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I’ve just celebrated the third anniversary of my arrival in Jakarta. Three months. It feels like I have been here longer, but time has magical properties.

There are two “new bule” privileges I still cling to jealously. The first is conferred by the fact that most Indonesians expect me to be ignorant and a little bit thick. The laughs and giggles I provoke among locals seem to be good-natured, and I am forgiven for all sorts of dumb things I say and do. Maaf and terima kasih to all of the security people, waiters, nurses, bank tellers, co-workers, shop assistants and drivers who help me good-humouredly on a daily basis. Hopefully, I am improving, but I’ll never be able to do anything about being two metres tall. Also, I cling to the privilege of homesickness. Admittedly homesickness is not the sole prerogative of foreigners; after all, most Jakartans are from somewhere else. Last weekend, I escaped from Jakarta for two days. This is neither cheap nor easy to do and will be the subject of future columns. The options are surprisingly limited, they aren’t cheap and they’re mostly not relaxing. The best answer I currently have is Bali. There are plenty of evening flights, Bali’s airport is efficient, and the drive from the airport is usually manageable. If you can’t enjoy yourself in Bali, you’re really not trying. However, Bali is not a cheap weekend. Most of the south-east corner of the island is a tourist ghetto and by the time I get home, I need a holiday. Bali also gave me a roaring case of homesickness. Bali made me miss things that are completely unavailable in Jakarta. After three months in Jakarta, I had forgotten how important these things are and how much I miss them. Some of them I had forgotten even existed. First and most important was clean air. In Bali, I was able to fill my lungs with clean air. There were footpaths (and clean air) so I could go for a walk. I did not have to drive everywhere. You could see for kilometres and there were empty, ocean horizons (thanks to the clean air). You could sit outdoors in a café (in clean air), watch the world go by, and not shuttle from one air-conditioned bubble to another. You could eat real Italian bread, not over-sweetened cardboard. I even patted a dog. Unfortunately, despite my best efforts and the presence of thousands of my compatriots, I could not find a decent Australian meat pie. And I really, really wanted a meat pie. I was not a happy bule when I arrived back at my Jakarta apartment, exhausted and pie-less, at 11 pm on Sunday. The next day, I started desperately googling “Jakarta best Australian meat pie.” And I struck gold. I bought the best meat pie I have ever eaten. Made right here in Jakarta by Santi on Homesick no more. Thank you, Santi. Thank you, Jakarta.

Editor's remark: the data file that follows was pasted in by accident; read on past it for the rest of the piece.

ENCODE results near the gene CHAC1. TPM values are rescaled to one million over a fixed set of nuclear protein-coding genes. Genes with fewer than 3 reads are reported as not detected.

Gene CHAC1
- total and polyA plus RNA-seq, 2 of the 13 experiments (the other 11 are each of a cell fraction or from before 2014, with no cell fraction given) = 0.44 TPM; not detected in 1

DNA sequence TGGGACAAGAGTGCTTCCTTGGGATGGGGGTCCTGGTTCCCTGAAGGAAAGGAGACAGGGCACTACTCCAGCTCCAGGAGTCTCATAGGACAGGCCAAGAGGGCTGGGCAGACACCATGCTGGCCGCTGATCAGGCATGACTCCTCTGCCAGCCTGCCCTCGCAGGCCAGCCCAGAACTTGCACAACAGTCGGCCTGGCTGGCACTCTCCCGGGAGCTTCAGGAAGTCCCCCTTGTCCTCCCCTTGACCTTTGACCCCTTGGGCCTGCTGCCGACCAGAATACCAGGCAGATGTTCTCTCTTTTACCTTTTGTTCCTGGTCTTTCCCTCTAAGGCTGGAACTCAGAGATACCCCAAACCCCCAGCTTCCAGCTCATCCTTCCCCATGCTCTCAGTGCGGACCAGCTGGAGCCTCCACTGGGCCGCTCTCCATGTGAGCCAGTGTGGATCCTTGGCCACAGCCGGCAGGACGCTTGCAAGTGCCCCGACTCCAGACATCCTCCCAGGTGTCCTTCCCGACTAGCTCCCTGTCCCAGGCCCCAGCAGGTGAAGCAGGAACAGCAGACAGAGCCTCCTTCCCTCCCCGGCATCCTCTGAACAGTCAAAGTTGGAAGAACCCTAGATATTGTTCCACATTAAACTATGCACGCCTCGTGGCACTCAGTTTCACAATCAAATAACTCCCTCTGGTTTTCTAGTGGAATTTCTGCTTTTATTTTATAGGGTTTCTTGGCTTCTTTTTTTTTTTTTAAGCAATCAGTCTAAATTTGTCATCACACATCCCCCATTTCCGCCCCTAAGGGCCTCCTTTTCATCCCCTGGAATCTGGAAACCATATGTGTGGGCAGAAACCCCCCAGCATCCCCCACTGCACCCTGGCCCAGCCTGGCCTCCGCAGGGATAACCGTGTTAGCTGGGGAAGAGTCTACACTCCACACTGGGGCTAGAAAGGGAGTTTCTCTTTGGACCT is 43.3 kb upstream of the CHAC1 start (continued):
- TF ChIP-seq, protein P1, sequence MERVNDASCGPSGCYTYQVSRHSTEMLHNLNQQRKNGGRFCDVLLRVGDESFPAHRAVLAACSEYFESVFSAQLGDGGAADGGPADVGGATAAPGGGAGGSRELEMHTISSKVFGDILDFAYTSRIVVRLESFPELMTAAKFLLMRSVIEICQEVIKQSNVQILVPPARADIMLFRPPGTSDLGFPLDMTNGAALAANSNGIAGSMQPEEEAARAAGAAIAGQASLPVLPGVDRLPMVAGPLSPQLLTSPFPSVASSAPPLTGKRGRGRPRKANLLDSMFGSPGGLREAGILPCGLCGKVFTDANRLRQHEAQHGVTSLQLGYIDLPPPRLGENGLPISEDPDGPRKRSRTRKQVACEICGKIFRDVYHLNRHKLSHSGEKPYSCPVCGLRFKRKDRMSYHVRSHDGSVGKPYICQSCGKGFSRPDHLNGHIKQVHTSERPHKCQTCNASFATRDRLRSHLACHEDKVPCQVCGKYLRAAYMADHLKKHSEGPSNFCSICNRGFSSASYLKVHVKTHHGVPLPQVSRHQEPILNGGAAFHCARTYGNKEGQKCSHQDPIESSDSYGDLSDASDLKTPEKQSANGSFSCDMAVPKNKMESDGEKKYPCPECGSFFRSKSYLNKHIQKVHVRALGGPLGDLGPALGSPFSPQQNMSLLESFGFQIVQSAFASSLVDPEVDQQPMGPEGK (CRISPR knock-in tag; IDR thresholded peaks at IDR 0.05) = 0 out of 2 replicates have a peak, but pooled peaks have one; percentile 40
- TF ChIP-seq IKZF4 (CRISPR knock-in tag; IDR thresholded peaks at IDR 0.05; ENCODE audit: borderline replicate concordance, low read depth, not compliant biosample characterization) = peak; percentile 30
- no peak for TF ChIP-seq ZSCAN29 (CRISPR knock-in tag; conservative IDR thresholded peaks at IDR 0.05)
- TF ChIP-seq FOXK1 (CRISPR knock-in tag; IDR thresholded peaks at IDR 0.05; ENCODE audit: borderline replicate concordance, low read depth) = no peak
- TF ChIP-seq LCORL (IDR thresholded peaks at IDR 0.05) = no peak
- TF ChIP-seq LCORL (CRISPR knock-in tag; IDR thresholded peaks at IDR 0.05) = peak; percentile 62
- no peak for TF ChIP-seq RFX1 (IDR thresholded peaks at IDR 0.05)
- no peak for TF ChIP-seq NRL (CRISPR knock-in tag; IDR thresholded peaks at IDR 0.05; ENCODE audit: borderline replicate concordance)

See: New Bule in Town

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Gerindra Party Chief, Prabowo Subianto, announced that he would help President Jokowi to implement his priority programmes by taking part in the new cabinet.

Prabowo specifically said that he had been requested to help in the defence and security sector.

“I was allowed to announce to help Mr President in the defence sector,” Prabowo said at the National Palace on Monday 21st October 2019.

Prabowo said that he had received instruction from Jokowi. “He has emphasised, I will work hard to achieve the targeted goals,” He added.

Prabowo came with Gerindra Party Deputy, Edhy Prabowo, to the National Palace. It is speculated that Prabowo will get a position as minister of defence and Edhy as minister of agriculture.